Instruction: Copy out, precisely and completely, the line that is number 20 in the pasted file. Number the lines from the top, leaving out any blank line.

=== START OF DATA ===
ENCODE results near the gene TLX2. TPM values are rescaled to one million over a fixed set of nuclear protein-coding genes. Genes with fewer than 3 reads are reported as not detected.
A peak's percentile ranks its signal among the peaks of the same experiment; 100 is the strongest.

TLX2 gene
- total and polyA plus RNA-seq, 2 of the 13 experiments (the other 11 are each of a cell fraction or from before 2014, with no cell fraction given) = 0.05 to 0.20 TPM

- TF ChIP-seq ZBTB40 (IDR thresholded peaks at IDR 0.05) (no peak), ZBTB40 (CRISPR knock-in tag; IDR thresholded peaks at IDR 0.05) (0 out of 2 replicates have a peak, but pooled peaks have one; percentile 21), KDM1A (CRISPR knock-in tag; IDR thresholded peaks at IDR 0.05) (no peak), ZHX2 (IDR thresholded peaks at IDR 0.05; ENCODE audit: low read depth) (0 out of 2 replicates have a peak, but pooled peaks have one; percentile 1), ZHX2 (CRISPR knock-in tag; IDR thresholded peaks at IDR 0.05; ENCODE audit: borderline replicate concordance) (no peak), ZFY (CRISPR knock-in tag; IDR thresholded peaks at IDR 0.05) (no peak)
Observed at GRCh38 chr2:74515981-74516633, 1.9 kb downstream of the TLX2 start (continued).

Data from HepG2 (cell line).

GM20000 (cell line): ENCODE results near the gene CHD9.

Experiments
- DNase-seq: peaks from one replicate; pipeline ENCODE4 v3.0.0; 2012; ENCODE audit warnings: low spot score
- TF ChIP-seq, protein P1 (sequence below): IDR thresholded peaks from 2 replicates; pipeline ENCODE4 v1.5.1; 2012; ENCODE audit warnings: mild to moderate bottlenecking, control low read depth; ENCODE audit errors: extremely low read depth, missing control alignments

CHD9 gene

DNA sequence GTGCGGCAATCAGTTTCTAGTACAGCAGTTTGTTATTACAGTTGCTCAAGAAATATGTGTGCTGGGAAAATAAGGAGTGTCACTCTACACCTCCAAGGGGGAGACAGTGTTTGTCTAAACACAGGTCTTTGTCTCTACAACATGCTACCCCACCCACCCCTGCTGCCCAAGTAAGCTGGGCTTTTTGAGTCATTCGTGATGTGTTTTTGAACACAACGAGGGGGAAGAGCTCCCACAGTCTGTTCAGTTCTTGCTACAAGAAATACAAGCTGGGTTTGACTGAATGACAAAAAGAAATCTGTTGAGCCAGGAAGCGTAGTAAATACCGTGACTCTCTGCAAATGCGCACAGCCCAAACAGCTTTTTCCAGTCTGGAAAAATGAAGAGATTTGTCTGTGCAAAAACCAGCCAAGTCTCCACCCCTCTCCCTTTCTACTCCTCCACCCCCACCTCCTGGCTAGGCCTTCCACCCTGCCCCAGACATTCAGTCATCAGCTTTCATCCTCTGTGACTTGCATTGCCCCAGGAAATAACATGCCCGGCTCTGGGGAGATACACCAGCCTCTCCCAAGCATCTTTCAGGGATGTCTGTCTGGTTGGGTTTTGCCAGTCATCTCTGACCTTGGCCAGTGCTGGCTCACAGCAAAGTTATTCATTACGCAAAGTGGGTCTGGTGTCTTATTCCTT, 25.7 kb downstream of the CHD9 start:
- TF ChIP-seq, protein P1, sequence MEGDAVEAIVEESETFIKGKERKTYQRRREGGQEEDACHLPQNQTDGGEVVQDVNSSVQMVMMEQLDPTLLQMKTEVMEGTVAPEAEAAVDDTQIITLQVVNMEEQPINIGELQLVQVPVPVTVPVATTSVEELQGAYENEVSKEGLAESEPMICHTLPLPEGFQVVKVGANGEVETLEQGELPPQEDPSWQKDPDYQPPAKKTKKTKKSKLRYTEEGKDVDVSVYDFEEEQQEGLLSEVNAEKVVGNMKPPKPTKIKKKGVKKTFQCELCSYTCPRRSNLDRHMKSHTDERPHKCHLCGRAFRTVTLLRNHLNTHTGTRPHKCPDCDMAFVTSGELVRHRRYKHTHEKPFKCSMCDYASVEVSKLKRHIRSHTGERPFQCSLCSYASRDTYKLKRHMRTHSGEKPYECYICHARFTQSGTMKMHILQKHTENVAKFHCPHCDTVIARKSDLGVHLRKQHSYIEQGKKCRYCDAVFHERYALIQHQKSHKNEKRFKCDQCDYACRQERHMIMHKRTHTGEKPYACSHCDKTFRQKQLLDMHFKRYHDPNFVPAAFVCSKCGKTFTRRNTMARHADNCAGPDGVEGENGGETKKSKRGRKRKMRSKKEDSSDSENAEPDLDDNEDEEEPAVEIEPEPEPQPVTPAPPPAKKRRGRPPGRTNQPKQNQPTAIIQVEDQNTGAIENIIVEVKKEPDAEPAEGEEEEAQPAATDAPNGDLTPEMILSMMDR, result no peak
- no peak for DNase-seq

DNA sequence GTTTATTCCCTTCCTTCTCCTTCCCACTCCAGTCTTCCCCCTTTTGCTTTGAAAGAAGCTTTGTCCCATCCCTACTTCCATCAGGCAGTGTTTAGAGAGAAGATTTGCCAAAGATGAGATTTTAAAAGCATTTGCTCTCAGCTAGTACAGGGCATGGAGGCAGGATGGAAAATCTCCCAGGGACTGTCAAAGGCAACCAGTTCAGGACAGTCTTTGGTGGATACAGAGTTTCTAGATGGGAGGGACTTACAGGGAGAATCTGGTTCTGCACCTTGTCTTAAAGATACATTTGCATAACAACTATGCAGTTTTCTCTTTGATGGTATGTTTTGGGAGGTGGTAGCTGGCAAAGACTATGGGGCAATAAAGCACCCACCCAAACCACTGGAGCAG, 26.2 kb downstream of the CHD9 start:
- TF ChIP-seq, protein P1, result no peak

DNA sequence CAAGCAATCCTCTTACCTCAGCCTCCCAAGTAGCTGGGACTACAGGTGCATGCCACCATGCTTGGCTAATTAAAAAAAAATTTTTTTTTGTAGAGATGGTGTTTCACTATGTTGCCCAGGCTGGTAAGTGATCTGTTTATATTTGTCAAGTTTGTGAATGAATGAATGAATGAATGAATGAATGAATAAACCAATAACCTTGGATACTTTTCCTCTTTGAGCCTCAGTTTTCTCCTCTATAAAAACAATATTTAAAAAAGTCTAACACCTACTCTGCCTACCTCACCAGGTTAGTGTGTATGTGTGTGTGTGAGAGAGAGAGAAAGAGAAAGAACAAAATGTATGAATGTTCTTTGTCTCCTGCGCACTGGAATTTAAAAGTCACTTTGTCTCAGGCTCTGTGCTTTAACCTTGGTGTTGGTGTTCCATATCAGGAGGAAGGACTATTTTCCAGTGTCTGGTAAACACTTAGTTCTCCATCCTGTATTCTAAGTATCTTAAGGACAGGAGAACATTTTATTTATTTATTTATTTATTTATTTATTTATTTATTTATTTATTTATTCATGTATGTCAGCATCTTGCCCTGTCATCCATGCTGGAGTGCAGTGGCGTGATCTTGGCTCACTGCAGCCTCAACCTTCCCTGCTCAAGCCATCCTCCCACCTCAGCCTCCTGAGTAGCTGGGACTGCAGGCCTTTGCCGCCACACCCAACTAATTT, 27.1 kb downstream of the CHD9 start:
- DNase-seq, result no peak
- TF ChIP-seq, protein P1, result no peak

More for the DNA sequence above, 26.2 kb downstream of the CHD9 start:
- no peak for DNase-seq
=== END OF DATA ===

- TF ChIP-seq, protein P1, result no peak